The growth of the cybersecurity industry in Colorado Springs was in the spotlight at the Rocky Mountain Cyberspace Symposium as generals and Colorado Gov. John Hickenlooper touted the burgeoning field in the Pikes Peak region.
The Air Force announced its Cyberworx center at the Air Force Academy is now operational, channeling the talents of 4,000 cadets, leading professors and the state's cyber businesses into computer security solutions for the Pentagon. Hickenlooper announced Wednesday that cybersecurity payrolls across the state have grown to 85,000 workers, including 13,000 cybersecurity experts in Colorado Springs.
"We're hoping it will be a world-class destination for training our cyber workforce," Hickenlooper said of Colorado Springs, home to the state-backed National Cybersecurity Center, which helps business and local governments deal with computer security challenges.
The new Cyberworx center at the academy could also be a driver for growth in Colorado Springs. Lt. Gen. Michelle Johnson touted the center as a partnership which can help area colleges and businesses hone their cybersecurity skills.
"It can be a real catalyst," Johnson said.
The center has already completed three projects for the Air Force to help the service monitor its computer networks and to better spot hacking threats.
Gen. Jay Raymond, who heads Air Force Space Command, which includes the service's computer warfare arm, said getting tech-savvy cadets to pitch in on cyber security makes sense.
"We have 4,000 bright minds that can help take us to a new level," Raymond said.
The Air Force is working to change how it approaches operations in cyberspace. Raymond said a key to that initiative is in the training of its computer warfare experts. The general is examining a plan that would use the skills airmen already have and expand on that base. Now, computer warfare experts are trained like pilots, with instructors who assume they know nothing about the field.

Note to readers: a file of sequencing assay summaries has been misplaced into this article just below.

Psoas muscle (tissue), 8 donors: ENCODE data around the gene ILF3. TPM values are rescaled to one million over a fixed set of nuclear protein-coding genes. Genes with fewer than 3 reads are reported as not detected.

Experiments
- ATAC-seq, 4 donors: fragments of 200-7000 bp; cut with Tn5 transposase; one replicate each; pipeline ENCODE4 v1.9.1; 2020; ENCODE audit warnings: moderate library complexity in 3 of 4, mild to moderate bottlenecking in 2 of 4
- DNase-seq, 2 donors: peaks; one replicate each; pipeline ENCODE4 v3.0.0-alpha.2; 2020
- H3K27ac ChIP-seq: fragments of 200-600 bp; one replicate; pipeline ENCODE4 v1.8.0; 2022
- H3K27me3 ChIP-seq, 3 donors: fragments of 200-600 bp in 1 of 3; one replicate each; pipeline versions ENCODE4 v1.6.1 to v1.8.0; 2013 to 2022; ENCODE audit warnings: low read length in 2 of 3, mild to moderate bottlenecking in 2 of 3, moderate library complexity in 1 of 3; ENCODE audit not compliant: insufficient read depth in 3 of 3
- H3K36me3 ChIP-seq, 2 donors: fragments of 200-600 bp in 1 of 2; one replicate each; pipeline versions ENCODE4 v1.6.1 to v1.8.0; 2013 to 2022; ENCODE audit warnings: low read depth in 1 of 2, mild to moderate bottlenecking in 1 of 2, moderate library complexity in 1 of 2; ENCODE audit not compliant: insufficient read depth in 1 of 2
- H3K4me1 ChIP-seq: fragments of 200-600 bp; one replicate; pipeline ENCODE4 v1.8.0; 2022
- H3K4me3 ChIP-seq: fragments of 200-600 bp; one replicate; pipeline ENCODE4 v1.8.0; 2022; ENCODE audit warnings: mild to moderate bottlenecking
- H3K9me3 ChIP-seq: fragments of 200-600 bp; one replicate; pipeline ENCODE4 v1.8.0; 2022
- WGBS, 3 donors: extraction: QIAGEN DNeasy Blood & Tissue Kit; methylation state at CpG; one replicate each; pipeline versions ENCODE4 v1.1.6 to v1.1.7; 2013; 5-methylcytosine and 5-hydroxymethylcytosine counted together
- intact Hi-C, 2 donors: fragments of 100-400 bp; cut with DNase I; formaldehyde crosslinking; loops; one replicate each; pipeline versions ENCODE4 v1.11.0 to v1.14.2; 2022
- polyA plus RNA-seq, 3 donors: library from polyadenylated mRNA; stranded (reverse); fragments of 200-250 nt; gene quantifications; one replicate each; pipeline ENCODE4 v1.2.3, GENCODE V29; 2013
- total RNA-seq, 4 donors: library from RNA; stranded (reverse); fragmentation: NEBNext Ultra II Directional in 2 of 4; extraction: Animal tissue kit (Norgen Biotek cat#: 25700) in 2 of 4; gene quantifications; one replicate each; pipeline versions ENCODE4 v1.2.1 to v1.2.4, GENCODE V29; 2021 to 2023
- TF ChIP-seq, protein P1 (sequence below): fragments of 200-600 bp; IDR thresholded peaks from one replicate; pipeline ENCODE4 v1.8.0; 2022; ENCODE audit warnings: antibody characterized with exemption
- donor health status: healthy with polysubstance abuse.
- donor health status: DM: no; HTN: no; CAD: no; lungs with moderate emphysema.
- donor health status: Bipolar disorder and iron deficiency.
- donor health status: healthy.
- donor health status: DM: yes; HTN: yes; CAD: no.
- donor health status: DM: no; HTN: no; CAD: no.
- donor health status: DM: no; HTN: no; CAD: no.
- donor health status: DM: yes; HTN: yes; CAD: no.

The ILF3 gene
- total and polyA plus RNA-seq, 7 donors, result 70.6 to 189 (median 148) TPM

Raymond said the training changes were inspired, in part, by research already completed at Cyberworx.
"I would encourage Cyberworx to take risks and be willing to fail," Raymond said. "That's not something the rest of the Air Force is comfortable with," he said.
Hickenlooper pledged that the state will also continue to focus on cybersecurity. Initiatives include a push to train state and local politicians at the National Cybersecurity Center and an increased emphasis on education programs that get students the skills they need to work in the high-paying industry.
"Colorado Springs is, in many ways, a model for the state," Hickenlooper said, noting college and high school cybersecurity programs here.
Getting skilled workers is a key concern for the industry, said Robert Wright, head of the local chapter of the Armed Forces Communications and Electronics Association which hosted the symposium.
"It's one thing to say you have 2,000 job vacancies, it's another thing to have a pipeline to fill them."
Wright's association has given nearly $120,000 in grants to schools and college scholarships in the Pikes Peak region to encourage young people to pursue cyber careers.
While building the workforce remains a work-in-progress, Wright said the Pikes Peak region is quickly emerging as a cybersecurity powerhouse. The symposium, which wraps up Thursday, drew 2,200 participants making it one of the largest cybersecurity events in the nation.
"It's all good news," Wright said.